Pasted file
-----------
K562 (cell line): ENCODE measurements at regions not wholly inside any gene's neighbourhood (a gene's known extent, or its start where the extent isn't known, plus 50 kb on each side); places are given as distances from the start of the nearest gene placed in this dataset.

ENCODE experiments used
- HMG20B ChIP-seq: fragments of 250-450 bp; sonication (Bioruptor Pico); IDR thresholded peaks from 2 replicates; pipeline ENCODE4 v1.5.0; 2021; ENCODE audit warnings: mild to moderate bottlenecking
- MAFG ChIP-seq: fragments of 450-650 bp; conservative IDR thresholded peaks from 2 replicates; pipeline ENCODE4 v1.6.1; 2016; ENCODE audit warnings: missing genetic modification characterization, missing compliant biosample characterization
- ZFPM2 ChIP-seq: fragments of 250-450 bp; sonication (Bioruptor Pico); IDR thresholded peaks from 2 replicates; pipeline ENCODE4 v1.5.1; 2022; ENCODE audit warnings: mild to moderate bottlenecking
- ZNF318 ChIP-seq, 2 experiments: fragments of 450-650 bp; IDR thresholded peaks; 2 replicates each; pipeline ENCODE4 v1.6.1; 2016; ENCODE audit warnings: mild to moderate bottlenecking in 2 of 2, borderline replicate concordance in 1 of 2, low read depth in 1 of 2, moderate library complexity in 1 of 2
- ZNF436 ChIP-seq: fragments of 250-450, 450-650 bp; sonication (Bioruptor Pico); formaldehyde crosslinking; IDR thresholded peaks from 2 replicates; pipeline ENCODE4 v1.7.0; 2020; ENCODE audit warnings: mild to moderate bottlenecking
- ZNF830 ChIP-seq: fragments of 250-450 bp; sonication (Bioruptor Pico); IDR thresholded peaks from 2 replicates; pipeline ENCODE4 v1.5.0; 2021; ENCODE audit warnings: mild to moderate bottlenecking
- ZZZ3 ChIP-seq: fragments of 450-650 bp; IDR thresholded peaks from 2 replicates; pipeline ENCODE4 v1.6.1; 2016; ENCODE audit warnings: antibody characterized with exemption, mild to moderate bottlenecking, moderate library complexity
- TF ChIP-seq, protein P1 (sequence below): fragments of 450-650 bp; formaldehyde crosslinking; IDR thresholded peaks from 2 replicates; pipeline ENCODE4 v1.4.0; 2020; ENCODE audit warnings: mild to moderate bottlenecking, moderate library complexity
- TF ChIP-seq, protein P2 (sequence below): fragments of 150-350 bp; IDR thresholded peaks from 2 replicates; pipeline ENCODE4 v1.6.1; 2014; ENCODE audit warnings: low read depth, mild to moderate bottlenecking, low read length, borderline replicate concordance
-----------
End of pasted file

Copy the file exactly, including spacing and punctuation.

K562 (cell line): ENCODE measurements at regions not wholly inside any gene's neighbourhood (a gene's known extent, or its start where the extent isn't known, plus 50 kb on each side); places are given as distances from the start of the nearest gene placed in this dataset.

ENCODE experiments used
- HMG20B ChIP-seq: fragments of 250-450 bp; sonication (Bioruptor Pico); IDR thresholded peaks from 2 replicates; pipeline ENCODE4 v1.5.0; 2021; ENCODE audit warnings: mild to moderate bottlenecking
- MAFG ChIP-seq: fragments of 450-650 bp; conservative IDR thresholded peaks from 2 replicates; pipeline ENCODE4 v1.6.1; 2016; ENCODE audit warnings: missing genetic modification characterization, missing compliant biosample characterization
- ZFPM2 ChIP-seq: fragments of 250-450 bp; sonication (Bioruptor Pico); IDR thresholded peaks from 2 replicates; pipeline ENCODE4 v1.5.1; 2022; ENCODE audit warnings: mild to moderate bottlenecking
- ZNF318 ChIP-seq, 2 experiments: fragments of 450-650 bp; IDR thresholded peaks; 2 replicates each; pipeline ENCODE4 v1.6.1; 2016; ENCODE audit warnings: mild to moderate bottlenecking in 2 of 2, borderline replicate concordance in 1 of 2, low read depth in 1 of 2, moderate library complexity in 1 of 2
- ZNF436 ChIP-seq: fragments of 250-450, 450-650 bp; sonication (Bioruptor Pico); formaldehyde crosslinking; IDR thresholded peaks from 2 replicates; pipeline ENCODE4 v1.7.0; 2020; ENCODE audit warnings: mild to moderate bottlenecking
- ZNF830 ChIP-seq: fragments of 250-450 bp; sonication (Bioruptor Pico); IDR thresholded peaks from 2 replicates; pipeline ENCODE4 v1.5.0; 2021; ENCODE audit warnings: mild to moderate bottlenecking
- ZZZ3 ChIP-seq: fragments of 450-650 bp; IDR thresholded peaks from 2 replicates; pipeline ENCODE4 v1.6.1; 2016; ENCODE audit warnings: antibody characterized with exemption, mild to moderate bottlenecking, moderate library complexity
- TF ChIP-seq, protein P1 (sequence below): fragments of 450-650 bp; formaldehyde crosslinking; IDR thresholded peaks from 2 replicates; pipeline ENCODE4 v1.4.0; 2020; ENCODE audit warnings: mild to moderate bottlenecking, moderate library complexity
- TF ChIP-seq, protein P2 (sequence below): fragments of 150-350 bp; IDR thresholded peaks from 2 replicates; pipeline ENCODE4 v1.6.1; 2014; ENCODE audit warnings: low read depth, mild to moderate bottlenecking, low read length, borderline replicate concordance